By prototyping and testing our own way forward with the course and being transparent with students every step of the way, we were able to pivot and create a high-quality life design experience for graduate students, as noted in a student reflection about the series:
“I think this should be a required course. I use the tools that I have learned in this course so frequently. I wish I were aware of them years ago. I have even been giving other people recommendations that I have learned from this course. I am scheduled to meet with a potential employer today and that opportunity happened as a result of actions taken during this course. My greatest takeaway is that everyone needs to implement the tools learned within this course.”
– a participant in TYL 4 Grads workshop in Spring 20202.
That said, we learned a lot along the way and have a lot yet to learn!
Fast forward a month from that first online session, we successfully completed the workshop series online. Learning trial by fire, some tips we picked up along the way include
- Sharing your computer sound and playing high-quality music for participants. When you select “share screen” click the button in the lower-left corner that says, “share computer sound.” This way, you can provide high-quality music for all participants during activities or transitions.
- Switching it up! Change learning activities/technology at least every 10 minutes. Incorporate ways for students to engage online during class, such as creating a google PowerPoint presentation and give each student a different page. Have them import a screenshot of an activity they worked on during class into the joint presentation for everyone to see. Tip: students can draw in real-time in any browser with whiteboardfox.com.
- Using break out rooms but be careful of jumping into different breakout rooms as the host, especially if you are recording your session. This can disrupt group flow, especially if you are recording your class: whichever breakout room the host joins automatically means that breakout room begins to become recorded, causing students to freeze up knowing they are not being recorded.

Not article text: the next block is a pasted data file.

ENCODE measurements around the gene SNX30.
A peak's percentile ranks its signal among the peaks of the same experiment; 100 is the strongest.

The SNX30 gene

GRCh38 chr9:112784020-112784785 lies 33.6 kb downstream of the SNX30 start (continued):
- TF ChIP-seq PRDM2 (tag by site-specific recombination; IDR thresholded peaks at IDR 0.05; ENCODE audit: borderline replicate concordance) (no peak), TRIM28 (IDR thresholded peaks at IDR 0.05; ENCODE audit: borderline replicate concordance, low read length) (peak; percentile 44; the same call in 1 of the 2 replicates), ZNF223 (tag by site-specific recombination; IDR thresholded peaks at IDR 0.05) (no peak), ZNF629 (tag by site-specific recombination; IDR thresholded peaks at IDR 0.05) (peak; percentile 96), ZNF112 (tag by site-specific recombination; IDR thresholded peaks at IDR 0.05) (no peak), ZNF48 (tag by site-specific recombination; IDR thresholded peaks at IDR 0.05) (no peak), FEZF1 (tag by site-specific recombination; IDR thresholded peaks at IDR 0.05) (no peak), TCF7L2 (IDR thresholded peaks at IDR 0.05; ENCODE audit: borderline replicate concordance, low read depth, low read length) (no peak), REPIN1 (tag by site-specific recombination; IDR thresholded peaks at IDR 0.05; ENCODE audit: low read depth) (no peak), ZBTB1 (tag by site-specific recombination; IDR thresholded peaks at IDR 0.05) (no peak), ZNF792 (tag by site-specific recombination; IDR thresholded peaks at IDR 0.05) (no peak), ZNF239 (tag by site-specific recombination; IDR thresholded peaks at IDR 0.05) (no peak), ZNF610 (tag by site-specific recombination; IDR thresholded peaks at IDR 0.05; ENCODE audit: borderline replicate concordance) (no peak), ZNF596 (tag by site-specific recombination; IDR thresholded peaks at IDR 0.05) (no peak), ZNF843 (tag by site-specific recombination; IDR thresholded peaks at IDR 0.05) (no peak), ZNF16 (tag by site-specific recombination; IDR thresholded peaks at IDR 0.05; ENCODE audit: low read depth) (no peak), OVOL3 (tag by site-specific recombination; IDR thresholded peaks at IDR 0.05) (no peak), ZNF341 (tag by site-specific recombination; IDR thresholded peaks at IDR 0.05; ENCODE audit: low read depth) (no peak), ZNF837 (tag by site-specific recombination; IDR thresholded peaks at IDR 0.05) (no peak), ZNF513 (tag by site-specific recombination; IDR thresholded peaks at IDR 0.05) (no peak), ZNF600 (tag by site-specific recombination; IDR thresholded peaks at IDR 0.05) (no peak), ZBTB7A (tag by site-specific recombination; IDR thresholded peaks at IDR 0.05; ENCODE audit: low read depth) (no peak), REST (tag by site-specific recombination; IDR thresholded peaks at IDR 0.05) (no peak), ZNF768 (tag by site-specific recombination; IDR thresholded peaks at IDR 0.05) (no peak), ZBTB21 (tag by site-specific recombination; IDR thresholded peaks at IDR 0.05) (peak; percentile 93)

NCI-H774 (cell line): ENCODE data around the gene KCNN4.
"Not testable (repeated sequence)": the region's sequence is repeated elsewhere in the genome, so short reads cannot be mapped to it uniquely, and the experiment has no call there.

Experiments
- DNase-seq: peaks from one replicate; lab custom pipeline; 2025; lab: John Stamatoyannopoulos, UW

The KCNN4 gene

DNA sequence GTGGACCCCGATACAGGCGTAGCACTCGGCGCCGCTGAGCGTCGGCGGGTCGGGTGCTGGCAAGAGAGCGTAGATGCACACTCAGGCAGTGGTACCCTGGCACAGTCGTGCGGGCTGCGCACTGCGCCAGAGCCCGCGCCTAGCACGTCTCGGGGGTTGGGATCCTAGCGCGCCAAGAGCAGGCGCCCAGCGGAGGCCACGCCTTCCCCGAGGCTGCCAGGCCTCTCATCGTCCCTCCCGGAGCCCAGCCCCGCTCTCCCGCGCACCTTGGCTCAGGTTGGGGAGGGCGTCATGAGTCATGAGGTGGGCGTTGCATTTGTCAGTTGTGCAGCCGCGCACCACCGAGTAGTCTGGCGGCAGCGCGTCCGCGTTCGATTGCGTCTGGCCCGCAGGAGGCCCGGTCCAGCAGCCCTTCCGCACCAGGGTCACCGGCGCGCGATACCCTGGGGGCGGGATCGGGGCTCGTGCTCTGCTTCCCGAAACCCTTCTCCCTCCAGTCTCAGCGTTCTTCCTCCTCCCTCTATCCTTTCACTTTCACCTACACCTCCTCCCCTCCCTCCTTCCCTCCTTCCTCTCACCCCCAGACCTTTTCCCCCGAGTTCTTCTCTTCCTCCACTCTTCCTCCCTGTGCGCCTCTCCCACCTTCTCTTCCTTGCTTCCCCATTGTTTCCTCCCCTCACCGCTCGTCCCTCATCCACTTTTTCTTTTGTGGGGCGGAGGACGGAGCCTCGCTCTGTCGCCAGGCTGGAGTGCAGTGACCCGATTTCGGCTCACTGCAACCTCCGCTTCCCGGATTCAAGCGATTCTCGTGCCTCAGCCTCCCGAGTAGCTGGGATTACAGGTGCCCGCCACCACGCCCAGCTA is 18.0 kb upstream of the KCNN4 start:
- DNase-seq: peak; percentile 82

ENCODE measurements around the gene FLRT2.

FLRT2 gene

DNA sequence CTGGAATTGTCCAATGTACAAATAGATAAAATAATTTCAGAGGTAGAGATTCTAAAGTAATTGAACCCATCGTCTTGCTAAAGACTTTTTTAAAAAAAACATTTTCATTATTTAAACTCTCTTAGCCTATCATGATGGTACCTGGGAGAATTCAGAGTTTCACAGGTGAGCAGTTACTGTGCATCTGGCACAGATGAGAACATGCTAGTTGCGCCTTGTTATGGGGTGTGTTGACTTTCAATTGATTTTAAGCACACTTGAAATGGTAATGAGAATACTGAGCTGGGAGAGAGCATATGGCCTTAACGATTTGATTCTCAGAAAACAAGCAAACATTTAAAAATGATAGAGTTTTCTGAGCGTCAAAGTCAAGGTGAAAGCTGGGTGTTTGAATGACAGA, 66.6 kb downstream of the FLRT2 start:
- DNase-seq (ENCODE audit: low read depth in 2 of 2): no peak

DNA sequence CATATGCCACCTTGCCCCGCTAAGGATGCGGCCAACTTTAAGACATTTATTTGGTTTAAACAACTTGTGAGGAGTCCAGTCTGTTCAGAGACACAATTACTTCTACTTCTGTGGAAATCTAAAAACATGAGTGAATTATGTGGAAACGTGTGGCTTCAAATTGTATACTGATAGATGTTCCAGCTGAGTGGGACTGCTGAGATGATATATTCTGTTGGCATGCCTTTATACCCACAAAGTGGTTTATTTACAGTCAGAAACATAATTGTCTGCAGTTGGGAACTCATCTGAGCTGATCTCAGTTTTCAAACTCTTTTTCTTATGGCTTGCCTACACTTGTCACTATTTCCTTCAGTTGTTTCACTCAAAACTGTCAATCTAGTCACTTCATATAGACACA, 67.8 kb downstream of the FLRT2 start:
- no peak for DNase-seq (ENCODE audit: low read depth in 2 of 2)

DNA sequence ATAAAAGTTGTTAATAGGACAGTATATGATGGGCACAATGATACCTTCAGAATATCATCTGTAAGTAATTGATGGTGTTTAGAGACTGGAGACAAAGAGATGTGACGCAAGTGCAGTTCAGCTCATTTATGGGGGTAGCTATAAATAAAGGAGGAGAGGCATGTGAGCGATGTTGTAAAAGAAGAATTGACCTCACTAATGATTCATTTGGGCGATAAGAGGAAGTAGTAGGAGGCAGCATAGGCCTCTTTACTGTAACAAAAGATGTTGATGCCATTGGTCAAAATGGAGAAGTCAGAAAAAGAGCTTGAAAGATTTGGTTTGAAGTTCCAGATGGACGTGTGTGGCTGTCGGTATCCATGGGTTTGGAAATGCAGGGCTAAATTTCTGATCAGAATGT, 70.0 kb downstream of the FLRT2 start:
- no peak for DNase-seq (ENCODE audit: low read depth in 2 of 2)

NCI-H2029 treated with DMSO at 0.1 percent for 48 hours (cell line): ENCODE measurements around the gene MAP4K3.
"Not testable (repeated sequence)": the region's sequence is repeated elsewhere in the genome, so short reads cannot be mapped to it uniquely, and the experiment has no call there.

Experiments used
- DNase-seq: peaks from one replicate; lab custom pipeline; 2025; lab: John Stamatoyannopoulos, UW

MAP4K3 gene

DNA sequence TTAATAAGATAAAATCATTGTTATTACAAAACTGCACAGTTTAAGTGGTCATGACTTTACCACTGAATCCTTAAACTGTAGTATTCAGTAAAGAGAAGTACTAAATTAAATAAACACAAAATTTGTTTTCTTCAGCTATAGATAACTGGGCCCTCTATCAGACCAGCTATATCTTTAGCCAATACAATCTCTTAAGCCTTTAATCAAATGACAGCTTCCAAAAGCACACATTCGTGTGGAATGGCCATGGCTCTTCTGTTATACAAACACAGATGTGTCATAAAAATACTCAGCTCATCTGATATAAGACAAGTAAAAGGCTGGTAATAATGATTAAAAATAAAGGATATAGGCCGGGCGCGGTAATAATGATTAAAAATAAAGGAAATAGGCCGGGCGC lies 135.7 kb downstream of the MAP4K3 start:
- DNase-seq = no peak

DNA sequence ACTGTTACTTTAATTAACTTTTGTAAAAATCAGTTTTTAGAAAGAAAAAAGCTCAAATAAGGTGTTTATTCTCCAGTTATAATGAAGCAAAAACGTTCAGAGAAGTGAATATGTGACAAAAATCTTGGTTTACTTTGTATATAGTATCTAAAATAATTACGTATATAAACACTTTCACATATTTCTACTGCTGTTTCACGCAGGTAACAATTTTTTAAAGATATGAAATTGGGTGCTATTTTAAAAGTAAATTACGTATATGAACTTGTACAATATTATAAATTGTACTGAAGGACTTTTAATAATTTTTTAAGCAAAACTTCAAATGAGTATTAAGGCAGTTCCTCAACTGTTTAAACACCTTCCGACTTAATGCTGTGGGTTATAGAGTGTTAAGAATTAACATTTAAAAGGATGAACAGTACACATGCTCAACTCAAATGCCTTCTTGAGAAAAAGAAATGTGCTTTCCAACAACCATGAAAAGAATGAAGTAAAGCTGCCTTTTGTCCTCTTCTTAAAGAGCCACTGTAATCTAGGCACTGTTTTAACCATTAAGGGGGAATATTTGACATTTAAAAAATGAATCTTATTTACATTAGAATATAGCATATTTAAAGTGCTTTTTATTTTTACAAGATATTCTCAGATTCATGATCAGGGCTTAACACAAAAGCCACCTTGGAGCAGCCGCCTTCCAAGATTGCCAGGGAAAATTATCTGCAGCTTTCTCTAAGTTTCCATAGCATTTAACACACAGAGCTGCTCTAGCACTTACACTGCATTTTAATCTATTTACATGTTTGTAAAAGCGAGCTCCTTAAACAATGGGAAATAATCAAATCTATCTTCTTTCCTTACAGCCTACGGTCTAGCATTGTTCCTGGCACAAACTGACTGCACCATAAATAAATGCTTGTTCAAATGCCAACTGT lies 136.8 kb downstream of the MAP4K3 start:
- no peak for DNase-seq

Simple tip: If you are recording your session, turn off recording before jumping into any different room
As we look towards designing future sessions, we plan to explore different ways to engage students in course content and welcome your ideas! If you are re-designing your course online and would like to continue the conversation or swap ideas, please contact us at email@example.com.
Julia Lang is the Assistant Director of Career Education at the Phyllis M. Taylor Center for Social Innovation and Design Thinking, where she supports students in identifying their changemaker paths – where their academic interests and career aspirations intersect with a commitment to make positive social impact throughout life. In 2015, she founded Taylor Your Life, a course that empowers students to find changemaking careers. Since then, she has reached over 600 students, trained 18 instructors in life design, served as a coach for Stanford University’s Life Design Studio, and has consulted with several other colleges, universities, and K-8 schools about the future of work and embedding life design into their curriculum.
Mehr Manzoor is a Fulbright Scholar from Pakistan and a Ph.D. candidate at Tulane University in the Department of Health Policy and Management. Mehr’s research focuses on gender equality and women’s leadership in global health. She is the Life Design Graduate Assistant at the Phyllis M. Taylor Center for Social Innovation and Design Thinking, supporting Taylor staff on the Taylor Your Life curriculum and the Changemaker RLC programming assessment. In 2019, she co-founded Taylor Your Life for Graduate Students with Julia Lang, a 5-week career-development lab that works with Masters level and Ph.D. level students at Tulane to “Taylor” their life journey by applying methods and mindsets of design thinking (human-centered design) to their careers and work life.